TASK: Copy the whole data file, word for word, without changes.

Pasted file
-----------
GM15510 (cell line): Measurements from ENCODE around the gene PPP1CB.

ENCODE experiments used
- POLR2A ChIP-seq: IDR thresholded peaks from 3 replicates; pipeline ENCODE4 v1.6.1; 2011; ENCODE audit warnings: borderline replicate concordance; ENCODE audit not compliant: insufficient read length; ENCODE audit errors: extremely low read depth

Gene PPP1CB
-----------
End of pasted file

GM15510 (cell line): Measurements from ENCODE around the gene PPP1CB.

ENCODE experiments used
- POLR2A ChIP-seq: IDR thresholded peaks from 3 replicates; pipeline ENCODE4 v1.6.1; 2011; ENCODE audit warnings: borderline replicate concordance; ENCODE audit not compliant: insufficient read length; ENCODE audit errors: extremely low read depth

Gene PPP1CB